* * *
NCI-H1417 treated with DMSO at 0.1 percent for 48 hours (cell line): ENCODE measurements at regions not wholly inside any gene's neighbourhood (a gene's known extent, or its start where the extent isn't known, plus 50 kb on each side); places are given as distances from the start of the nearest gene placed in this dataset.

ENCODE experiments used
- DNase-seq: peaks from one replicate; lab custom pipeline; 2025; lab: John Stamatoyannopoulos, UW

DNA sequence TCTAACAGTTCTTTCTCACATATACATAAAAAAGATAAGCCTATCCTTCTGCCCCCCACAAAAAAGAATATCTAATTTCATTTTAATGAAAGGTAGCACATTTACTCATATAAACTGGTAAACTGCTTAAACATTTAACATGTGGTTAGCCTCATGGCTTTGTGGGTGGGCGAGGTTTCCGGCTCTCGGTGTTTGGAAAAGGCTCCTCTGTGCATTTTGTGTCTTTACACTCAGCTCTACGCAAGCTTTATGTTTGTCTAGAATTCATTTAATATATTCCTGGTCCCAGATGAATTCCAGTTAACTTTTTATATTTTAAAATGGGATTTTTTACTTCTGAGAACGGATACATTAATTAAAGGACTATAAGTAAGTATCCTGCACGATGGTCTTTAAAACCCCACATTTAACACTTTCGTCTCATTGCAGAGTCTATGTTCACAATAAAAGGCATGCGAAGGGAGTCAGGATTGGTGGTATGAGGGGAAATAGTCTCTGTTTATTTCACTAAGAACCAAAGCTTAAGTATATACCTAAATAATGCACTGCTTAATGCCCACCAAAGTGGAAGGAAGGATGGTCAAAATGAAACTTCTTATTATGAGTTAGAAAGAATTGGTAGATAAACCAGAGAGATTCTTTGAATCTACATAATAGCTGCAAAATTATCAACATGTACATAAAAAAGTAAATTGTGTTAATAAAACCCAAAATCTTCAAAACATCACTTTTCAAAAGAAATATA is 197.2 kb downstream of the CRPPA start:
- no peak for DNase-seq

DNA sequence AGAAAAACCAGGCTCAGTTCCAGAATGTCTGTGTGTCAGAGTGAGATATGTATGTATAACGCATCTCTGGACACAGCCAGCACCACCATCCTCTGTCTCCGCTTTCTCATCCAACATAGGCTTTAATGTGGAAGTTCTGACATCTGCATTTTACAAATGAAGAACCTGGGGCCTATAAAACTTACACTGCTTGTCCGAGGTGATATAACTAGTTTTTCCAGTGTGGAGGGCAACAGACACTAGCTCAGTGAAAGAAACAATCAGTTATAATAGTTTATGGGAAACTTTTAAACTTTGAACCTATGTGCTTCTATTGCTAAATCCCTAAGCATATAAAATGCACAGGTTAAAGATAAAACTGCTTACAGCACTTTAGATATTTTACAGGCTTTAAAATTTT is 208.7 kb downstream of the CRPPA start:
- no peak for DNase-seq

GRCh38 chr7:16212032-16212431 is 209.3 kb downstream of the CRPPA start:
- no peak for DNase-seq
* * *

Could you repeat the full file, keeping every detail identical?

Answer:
NCI-H1417 treated with DMSO at 0.1 percent for 48 hours (cell line): ENCODE measurements at regions not wholly inside any gene's neighbourhood (a gene's known extent, or its start where the extent isn't known, plus 50 kb on each side); places are given as distances from the start of the nearest gene placed in this dataset.

ENCODE experiments used
- DNase-seq: peaks from one replicate; lab custom pipeline; 2025; lab: John Stamatoyannopoulos, UW

DNA sequence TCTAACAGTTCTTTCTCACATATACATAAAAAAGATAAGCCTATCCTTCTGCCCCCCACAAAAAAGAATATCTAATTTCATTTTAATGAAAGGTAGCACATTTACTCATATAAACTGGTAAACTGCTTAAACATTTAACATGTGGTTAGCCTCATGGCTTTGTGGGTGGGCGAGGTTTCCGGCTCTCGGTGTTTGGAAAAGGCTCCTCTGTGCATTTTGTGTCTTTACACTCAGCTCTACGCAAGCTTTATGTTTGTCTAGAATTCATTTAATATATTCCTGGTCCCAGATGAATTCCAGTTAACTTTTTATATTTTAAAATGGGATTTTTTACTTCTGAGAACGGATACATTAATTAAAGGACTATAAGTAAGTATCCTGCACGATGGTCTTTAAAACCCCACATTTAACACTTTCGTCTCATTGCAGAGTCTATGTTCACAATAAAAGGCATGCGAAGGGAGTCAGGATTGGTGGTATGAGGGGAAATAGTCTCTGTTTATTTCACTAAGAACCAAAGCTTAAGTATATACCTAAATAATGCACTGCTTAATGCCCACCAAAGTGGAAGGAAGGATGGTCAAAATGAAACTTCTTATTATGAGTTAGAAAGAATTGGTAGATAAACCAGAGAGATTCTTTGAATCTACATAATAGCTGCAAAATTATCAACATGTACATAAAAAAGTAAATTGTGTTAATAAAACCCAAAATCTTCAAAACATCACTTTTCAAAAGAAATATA is 197.2 kb downstream of the CRPPA start:
- no peak for DNase-seq

DNA sequence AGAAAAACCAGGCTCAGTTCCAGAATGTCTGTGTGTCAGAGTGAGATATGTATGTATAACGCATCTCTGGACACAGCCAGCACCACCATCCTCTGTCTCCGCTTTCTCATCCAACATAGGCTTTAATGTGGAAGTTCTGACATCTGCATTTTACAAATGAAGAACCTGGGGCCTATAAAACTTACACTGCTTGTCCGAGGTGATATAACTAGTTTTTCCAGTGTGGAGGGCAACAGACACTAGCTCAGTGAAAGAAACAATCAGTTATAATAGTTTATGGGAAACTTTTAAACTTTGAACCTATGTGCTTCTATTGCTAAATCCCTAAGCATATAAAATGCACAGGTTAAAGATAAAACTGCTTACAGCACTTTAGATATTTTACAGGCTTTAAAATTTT is 208.7 kb downstream of the CRPPA start:
- no peak for DNase-seq

GRCh38 chr7:16212032-16212431 is 209.3 kb downstream of the CRPPA start:
- no peak for DNase-seq